Obstructive sleep apnea (OSA) is a common medical disorder of increasing interest in the medical community because of evidence that significant cardiovascular and neurocognitive defects occur when OSA is untreated or inadequately treated. Positive airway pressure (PAP) therapy remains the most effective and widely prescribed treatment for OSA. However, long-term adherence to PAP therapy has proven challenging. Alternative surgical and medical therapies are available, but an estimation of treatment efficacy based on clinical grounds has yielded inconsistent and largely disappointing results. The identification of a unique mechanism for OSA in a given clinical subject should prove useful in the selection of treatment alternatives to PAP. Until recently, personalizing treatment of OSA based on the determination of the mechanism of action was available only in experimental settings requiring invasive instrumentation. However, it is now possible to analyze clinical polysomnography data and identify the physiologic mechanism(s) or phenotype(s) of OSA in an individual case. The determination of physiologic phenotype offers the opportunity for personalized therapy. Additionally, physiologic phenotyping of OSA provides an opportunity to understand OSA mechanisms in specific subgroups, such as the elderly and the obese without OSA. In this manuscript, we introduce the reader to the concept and techniques of physiologic phenotyping of OSA and summarize the scientific data that physiologic phenotyping confers to understanding and treating OSA.
“Oh Granny, What Big Two Ears You've Got!” “All the Better to Hear You with, My Dear!” (Neuronal Circuit Recovery with a Cochlear Implant)
[Year:2021] [Month:April-June] [Volume:12] [Number:2] [Pages:5] [Pages No:74 - 78]
Keywords: Binaural hearing, Cochlear implantation in unilateral deafness, Neuronal circuits in lateralization, Neuronal recovery with cochlear implantation, Sudden unilateral deafness and sound localization, Unilateral deafness in the blind, Unilateral hearing loss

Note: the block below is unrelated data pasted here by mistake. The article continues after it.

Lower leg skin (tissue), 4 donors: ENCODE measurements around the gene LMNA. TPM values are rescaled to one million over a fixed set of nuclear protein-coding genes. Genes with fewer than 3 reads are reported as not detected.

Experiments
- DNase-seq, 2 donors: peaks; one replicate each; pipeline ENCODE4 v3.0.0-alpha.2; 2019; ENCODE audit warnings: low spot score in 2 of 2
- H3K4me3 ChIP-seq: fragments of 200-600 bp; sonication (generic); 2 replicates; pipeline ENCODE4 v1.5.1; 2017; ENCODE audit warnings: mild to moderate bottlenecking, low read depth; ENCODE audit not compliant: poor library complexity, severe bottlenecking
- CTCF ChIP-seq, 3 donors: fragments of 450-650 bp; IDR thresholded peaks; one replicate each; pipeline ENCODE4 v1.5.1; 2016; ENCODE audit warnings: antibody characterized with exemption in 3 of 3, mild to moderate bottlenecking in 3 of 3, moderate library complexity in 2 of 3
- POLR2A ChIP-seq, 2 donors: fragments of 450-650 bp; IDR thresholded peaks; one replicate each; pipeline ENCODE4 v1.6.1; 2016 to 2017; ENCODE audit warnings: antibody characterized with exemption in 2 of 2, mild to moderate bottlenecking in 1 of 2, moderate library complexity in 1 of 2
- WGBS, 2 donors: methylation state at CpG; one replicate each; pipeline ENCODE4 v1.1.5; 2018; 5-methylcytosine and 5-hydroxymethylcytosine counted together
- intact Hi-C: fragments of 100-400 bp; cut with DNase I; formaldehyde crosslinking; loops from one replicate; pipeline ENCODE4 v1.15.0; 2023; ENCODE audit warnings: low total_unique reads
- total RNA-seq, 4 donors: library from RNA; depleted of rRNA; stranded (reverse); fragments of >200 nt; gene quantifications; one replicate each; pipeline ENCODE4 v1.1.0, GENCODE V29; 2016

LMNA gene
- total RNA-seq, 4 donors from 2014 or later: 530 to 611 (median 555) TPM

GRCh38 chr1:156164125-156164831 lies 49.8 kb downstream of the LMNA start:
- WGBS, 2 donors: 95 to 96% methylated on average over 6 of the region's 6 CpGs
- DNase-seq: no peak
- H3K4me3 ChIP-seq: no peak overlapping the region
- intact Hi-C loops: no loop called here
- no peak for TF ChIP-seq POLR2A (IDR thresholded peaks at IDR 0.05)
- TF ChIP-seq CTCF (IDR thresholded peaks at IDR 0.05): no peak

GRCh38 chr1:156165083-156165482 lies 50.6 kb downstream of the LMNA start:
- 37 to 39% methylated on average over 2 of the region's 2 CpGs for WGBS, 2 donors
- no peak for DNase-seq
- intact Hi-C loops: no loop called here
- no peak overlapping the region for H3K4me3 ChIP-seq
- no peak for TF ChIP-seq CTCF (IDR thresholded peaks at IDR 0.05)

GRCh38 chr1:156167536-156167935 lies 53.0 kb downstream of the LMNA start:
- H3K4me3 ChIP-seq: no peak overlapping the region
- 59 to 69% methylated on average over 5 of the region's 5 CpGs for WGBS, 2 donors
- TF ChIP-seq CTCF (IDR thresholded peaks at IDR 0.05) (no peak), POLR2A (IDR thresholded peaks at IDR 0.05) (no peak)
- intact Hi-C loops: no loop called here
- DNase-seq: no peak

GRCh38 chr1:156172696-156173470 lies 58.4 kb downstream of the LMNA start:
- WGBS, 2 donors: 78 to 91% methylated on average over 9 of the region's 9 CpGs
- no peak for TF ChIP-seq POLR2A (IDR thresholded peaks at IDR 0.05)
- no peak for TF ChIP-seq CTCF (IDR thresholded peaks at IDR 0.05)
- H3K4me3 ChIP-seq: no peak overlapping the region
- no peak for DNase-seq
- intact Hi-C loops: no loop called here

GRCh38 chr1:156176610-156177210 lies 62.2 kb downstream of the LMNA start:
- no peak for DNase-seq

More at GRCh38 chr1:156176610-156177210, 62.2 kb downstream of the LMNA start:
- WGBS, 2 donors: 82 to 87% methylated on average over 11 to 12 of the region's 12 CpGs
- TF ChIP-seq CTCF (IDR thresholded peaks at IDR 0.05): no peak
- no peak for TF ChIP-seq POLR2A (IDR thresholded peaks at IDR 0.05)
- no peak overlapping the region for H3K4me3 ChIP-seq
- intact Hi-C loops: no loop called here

DOI: 10.5005/jp-journals-10001-1407 | Open Access | How to cite |
Introduction: Having an auditory pattern of behavior based on two ears is essential for sound localization, quality of hearing, understanding in groups, and with ambient noise. Aims and objectives: Describe and discuss: (1) The consequences of unilateral deafness. (2) The gradual recovery of failing neuronal circuits when stimulated with a cochlear implant. (3) The case of a blind patient with sudden unilateral deafness who required cochlear implantation that is used as a common thread for the subject. Materials and methods: Forty-five-year-old blind woman with sudden unilateral deafness. With unilateral deafness, she could not localize the sound source in terms of side nor if the sound came from above/below, near/far, or from front/back. Her hearing in groups and with ambient noise deteriorated. As a result, she lost her autonomy and required and underwent cochlear implantation. Results: It took her 2 years to recover full sound localization, to be able to discriminate in groups, and to recover binaural fusion. Recovery was gradual. Her abilities to localize sound source in terms of side, of being near or far, or coming from above or below recovered separately, that is to say, at different periods of time. Conclusion: After losing functional neuronal circuits, early stimulation with a cochlear implant helped to fully recover these circuits. Neuronal circuits for sound localization for side, coming from above or below, near or far are seemingly different since they recovered at different times. Hearing with both ears is essential for sound localization, discrimination in groups and with ambient noise.
Return of Sounds at almost 100 Years of Age: Which will be the Limit?
[Year:2021] [Month:April-June] [Volume:12] [Number:2] [Pages:4] [Pages No:79 - 82]
Keywords: Aging and hearing loss, Anesthesia for the elderly, Cochlear implants in the elderly, Oldest person with cochlear implant
DOI: 10.5005/jp-journals-10001-1408 | Open Access | How to cite |